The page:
C.S. Lewis Follow-up: A Grief Observed

A Grief Observed - C.S. Lewis

Just over a week ago I wrote a review of The Problem of Pain, one of Lewis' early works, in which I tried (and failed) to come to terms with Lewis' notion that pain is an expression of divine love and an instrument of God's to shape humans into more complex beings. 


As some of my BL friends have aptly pointed out, Lewis wrote The Problem of Pain from a theoretical and rather detached point of view. The Problem of Pain does (of course) not reflect on the profound personal experience he was to have years later and which gave birth to his book A Grief Observed.


A Grief Observed originated as a collection of journals which Lewis wrote after his wife passed away from cancer and which he used to help him cope with his loss. I would not go so far as to say he was trying to make sense of his loss because A Grief Observed clearly portrays a man who struggles with the notion that there is a purpose to loss, to pain, to suffering. And this is where A Grief Observed becomes so much more important than The Problem of Pain - Lewis, the professor, no longer claims to know all the answers. However, Lewis, the man, dares to challenge his convictions, his longstanding ideas, and ultimately his faith, in search of a way of coping with his own grief on very real - non-hypothetical - terms.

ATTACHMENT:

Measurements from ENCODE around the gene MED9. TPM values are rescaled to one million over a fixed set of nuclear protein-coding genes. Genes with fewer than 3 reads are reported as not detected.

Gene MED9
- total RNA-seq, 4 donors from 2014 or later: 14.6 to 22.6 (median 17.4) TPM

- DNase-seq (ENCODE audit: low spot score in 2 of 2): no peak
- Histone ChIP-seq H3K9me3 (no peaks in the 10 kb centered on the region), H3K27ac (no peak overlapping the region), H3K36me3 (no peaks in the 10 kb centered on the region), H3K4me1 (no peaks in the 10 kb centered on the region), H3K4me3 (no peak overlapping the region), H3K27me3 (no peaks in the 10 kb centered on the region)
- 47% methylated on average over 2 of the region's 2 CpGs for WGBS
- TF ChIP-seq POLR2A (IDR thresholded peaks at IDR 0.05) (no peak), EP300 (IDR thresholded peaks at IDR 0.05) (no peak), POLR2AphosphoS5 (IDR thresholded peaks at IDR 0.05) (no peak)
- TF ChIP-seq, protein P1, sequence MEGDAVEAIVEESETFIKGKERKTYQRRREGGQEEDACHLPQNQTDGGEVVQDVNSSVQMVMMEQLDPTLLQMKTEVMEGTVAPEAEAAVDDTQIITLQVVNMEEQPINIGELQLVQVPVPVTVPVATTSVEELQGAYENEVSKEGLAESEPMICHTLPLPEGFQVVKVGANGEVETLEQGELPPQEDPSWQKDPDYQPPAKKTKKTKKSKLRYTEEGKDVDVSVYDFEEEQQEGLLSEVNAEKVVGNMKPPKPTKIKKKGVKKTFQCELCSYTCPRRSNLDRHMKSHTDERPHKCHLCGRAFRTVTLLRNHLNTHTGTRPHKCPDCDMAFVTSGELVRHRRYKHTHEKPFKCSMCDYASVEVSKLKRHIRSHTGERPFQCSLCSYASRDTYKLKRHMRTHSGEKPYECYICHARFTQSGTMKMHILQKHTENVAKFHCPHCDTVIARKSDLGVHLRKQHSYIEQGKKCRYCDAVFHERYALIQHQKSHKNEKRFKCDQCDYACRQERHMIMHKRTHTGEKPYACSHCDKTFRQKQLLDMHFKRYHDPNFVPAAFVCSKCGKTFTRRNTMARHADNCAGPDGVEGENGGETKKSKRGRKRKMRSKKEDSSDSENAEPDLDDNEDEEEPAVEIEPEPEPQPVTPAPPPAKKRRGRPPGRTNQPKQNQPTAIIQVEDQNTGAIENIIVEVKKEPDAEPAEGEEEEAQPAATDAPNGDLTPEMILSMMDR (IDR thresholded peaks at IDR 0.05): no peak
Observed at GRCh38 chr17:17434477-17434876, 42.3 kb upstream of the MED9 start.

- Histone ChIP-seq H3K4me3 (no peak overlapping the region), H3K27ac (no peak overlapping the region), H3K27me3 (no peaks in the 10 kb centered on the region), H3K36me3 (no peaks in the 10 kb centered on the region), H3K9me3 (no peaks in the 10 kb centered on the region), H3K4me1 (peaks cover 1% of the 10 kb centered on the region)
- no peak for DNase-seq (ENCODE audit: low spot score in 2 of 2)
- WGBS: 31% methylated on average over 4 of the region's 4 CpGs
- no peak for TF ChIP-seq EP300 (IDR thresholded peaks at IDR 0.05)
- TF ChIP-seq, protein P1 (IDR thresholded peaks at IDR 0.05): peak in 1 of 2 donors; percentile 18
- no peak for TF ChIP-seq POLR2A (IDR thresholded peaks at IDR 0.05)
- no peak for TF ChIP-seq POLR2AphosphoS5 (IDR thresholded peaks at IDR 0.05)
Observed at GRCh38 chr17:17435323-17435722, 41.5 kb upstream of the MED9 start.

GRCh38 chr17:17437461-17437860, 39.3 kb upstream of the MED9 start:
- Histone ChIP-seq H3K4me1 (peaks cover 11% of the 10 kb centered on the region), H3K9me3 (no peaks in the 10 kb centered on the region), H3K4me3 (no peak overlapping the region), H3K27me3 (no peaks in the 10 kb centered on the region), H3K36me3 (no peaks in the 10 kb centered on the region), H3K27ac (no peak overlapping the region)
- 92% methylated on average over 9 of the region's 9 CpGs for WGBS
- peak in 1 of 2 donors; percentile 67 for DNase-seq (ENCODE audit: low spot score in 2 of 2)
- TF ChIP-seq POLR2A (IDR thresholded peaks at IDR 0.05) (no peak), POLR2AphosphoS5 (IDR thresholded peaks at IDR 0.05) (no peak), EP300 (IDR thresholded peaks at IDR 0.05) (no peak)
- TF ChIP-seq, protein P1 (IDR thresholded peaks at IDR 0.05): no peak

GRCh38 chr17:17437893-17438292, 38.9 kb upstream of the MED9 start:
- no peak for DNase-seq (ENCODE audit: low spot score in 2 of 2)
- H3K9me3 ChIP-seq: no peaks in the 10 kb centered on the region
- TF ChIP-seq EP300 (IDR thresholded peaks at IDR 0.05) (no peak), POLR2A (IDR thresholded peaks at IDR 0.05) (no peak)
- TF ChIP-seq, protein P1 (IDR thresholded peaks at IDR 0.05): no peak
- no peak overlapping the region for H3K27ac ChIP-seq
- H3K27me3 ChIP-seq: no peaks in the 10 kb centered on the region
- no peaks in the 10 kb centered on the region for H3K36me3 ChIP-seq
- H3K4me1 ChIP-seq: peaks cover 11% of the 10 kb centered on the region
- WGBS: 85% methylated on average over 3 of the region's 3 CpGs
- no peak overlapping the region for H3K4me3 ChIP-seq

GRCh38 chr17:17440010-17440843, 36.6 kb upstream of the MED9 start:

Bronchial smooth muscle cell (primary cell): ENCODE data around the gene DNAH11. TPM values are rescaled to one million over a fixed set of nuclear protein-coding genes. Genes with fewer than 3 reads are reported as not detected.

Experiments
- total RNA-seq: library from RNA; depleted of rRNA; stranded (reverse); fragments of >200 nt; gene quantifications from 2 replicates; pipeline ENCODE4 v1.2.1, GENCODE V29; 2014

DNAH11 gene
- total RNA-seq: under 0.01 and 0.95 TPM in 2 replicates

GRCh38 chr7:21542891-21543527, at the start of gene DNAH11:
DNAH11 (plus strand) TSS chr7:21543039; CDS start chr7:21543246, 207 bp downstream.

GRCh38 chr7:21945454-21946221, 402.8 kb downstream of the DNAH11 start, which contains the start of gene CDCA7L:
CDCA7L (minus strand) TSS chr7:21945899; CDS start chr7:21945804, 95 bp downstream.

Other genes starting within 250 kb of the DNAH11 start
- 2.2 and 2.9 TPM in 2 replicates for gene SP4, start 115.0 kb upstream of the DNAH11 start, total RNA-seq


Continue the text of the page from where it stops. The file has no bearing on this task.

There is so much more I want to write about A Grief Observed, but nothing I can type is an adequate reflection of the sheer emotional and intellectual challenge this book was to me. When I say emotional challenge I do not compare it to the cheesy purposely-moving-to-tears gimmicky works of some other authors. A Grief Observed is an utterly frank, unpretentious, account of a man who is in pain, and it is the frankness and helplessness experienced by him - like by many others of us in - that, even though it may not give a purpose to pain itself, gives a great deal of meaning to book. Not in the sense of sympathy with Lewis, but as a proof of the bond of our shared humanity.


After all, as William Nicholson puts it so elegantly in his bio-pic about C.S. Lewis: "We read to know that we are not alone."